|Submission Date||June 30, 2017|
|3.00 / 3.00||
Chief Sustainability Officer
Office of Sustainability
DISCRIMINATION, HARASSMENT AND DUTY TO ACCOMMODATE POLICY
It is the policy of the University of Alberta that acts of discrimination or harassment committed by any
individual to whom this policy applies are strictly prohibited. Discrimination and harassment in the work, study
and living environment includes, but is not limited to, discrimination and harassment on University of Alberta
property, at University-related functions, in the course of work or study assignments outside the University, at
work or study-related conferences or training sessions, during work or study-related travel, or by phone,
computer, or other electronic means.
Individuals affected by discrimination or harassment will be provided with a process for making and resolving
complaints. Complaints relating to sexual violence will be addressed under the Sexual Violence Policy.
Complaints of discrimination or harassment will be addressed and resolved in a timely manner, whenever
possible. When a complaint of discrimination or harassment is established, appropriate action is taken,
regardless of the authority or seniority of the offender. Individuals who engage in harassing or discriminatory
behaviours may be subject to disciplinary action.
The University has an overriding institutional interest in maintaining an environment free from discrimination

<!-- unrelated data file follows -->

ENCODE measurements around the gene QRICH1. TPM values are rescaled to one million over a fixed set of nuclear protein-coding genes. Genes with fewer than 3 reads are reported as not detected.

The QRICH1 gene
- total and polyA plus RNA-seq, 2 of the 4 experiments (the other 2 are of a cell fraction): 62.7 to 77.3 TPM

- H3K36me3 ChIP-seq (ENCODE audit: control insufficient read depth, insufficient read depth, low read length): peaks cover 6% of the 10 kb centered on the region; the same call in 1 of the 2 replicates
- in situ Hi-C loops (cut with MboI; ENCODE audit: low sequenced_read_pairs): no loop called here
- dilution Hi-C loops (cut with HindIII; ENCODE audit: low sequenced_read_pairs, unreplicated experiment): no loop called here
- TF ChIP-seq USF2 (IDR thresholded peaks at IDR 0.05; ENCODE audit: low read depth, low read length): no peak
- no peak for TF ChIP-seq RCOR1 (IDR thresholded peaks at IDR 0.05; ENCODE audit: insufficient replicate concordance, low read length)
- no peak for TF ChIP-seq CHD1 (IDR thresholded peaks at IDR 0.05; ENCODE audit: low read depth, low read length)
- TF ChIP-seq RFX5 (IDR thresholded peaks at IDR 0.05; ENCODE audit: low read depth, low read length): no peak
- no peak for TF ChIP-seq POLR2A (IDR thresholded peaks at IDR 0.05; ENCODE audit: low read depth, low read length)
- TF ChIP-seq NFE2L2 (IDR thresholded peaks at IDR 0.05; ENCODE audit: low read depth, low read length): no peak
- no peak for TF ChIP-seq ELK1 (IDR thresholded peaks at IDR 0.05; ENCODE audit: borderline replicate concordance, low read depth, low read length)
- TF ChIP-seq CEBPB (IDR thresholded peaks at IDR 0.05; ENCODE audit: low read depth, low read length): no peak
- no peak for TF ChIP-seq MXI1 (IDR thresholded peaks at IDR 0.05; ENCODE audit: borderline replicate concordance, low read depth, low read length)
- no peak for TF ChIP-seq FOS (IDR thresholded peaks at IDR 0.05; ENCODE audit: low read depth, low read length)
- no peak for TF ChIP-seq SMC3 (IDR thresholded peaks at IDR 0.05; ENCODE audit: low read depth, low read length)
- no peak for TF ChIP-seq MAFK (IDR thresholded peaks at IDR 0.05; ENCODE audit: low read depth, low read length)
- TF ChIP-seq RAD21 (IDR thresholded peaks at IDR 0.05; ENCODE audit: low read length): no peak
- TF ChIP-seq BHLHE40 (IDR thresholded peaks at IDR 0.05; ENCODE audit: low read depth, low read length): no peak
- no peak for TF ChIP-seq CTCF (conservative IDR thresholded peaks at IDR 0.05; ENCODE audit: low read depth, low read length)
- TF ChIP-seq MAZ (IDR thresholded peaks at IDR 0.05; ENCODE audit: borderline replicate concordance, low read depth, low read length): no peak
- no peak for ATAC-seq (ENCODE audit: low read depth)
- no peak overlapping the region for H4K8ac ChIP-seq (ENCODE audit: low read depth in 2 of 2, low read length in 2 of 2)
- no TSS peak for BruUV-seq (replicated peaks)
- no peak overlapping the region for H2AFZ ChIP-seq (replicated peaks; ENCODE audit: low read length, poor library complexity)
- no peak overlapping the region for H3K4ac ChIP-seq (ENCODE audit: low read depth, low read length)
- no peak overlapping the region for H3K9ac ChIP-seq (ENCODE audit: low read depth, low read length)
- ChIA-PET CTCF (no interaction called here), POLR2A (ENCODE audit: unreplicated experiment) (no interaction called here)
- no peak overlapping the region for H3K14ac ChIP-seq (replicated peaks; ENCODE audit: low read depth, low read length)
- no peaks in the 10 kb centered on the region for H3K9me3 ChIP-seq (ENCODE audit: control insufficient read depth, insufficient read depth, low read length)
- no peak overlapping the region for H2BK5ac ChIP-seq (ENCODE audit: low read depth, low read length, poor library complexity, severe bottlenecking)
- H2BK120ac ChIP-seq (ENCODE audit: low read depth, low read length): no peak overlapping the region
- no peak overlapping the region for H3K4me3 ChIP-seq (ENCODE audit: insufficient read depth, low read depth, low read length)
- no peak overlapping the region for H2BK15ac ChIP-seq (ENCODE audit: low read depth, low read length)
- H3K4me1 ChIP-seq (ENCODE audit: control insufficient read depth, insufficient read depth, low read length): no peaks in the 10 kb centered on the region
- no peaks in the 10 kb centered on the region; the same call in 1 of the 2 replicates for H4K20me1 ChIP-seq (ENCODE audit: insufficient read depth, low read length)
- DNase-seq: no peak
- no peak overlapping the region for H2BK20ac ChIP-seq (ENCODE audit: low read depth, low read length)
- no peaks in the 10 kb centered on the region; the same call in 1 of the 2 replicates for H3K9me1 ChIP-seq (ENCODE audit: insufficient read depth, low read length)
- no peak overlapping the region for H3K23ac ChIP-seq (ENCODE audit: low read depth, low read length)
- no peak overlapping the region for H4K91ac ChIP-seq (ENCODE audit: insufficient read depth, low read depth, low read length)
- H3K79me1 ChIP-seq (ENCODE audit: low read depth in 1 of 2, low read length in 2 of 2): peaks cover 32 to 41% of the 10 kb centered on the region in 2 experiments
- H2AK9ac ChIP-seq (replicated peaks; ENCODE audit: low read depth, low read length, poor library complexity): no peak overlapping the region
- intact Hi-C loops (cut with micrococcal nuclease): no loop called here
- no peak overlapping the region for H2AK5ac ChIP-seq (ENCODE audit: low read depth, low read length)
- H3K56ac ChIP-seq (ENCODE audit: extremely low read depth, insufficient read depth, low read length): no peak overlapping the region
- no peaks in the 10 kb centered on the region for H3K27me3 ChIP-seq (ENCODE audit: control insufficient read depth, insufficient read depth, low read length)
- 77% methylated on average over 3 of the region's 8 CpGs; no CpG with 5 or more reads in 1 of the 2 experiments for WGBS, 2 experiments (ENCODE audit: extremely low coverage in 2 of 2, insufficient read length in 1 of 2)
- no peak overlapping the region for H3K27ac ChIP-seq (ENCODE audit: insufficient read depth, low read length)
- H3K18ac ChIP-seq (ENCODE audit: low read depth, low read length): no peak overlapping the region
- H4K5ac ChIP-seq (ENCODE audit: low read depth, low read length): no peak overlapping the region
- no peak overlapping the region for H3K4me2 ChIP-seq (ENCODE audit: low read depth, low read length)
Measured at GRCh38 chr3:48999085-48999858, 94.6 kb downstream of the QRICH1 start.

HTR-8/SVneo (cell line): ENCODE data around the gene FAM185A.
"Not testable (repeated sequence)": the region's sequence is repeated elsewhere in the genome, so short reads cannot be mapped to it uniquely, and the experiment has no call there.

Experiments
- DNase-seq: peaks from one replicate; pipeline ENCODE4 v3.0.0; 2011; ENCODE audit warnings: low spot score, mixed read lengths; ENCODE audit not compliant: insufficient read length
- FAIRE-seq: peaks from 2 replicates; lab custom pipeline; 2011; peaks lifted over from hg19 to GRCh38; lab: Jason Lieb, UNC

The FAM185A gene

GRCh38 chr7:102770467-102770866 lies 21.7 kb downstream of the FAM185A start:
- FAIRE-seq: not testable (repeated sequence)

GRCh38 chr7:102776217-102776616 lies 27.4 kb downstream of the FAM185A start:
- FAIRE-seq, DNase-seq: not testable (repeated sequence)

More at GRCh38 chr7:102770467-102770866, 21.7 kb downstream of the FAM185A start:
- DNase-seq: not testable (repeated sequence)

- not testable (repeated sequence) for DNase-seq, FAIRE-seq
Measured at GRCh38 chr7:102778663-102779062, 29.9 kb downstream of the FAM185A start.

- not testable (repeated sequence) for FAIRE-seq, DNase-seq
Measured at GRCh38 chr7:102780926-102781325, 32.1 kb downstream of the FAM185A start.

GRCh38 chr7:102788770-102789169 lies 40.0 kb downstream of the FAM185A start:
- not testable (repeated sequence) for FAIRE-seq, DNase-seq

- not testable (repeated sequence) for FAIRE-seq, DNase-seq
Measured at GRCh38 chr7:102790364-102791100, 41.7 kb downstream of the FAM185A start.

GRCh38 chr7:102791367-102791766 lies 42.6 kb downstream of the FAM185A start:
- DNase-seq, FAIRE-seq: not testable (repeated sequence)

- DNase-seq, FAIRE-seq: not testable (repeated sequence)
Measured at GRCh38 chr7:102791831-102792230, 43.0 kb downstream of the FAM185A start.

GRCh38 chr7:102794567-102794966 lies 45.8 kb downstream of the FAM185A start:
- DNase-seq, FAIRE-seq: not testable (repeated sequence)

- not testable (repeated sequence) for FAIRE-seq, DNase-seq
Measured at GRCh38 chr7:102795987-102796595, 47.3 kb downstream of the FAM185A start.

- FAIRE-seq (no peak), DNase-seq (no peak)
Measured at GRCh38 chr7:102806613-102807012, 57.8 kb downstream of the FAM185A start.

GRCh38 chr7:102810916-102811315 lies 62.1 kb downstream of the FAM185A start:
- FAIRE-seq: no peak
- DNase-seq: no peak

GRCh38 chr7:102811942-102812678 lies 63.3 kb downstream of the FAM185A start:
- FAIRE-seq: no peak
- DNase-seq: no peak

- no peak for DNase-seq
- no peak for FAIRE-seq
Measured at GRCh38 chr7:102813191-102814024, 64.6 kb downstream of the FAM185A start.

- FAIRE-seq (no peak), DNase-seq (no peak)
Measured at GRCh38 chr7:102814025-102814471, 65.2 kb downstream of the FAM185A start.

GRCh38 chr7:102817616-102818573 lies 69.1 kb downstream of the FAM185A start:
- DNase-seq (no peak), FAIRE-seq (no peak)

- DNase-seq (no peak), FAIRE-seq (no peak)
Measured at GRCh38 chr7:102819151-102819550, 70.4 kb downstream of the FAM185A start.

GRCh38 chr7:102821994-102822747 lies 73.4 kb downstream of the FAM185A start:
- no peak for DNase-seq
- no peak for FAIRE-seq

and harassment and may therefore itself initiate an investigation, or become a complainant, or continue with a
complaint withdrawn by a complainant.
Retaliation or reprisal against a person who has made a complaint, or against witnesses to a complaint, are
similarly prohibited. Individuals who engage in retaliation may be subject to disciplinary action.
The University also recognizes the serious nature of allegations of discrimination and harassment that are
made in bad faith, and it may take disciplinary action should allegations of discrimination or harassment be
shown to be malicious, frivolous, fraudulent, or vexatious. Submitting a complaint in good faith, even when the
complaint cannot be established, is not a violation of this policy.
Procedures on reporting and resolving discrimination or harassment complaints are published under this
Our discrimination response response protocol is housed in the Office of Safe Disclosure and Human Rights (OSDHR). This is a safe, neutral and confidential space for the UAlberta community to reach out to if they who have experienced or witnessed a bias incident, act of discrimination or hate crime. In addition to the OSDHR, the Employee & Family Assistance Program (EFAP) and the Ombudsman offer support and confidentiality.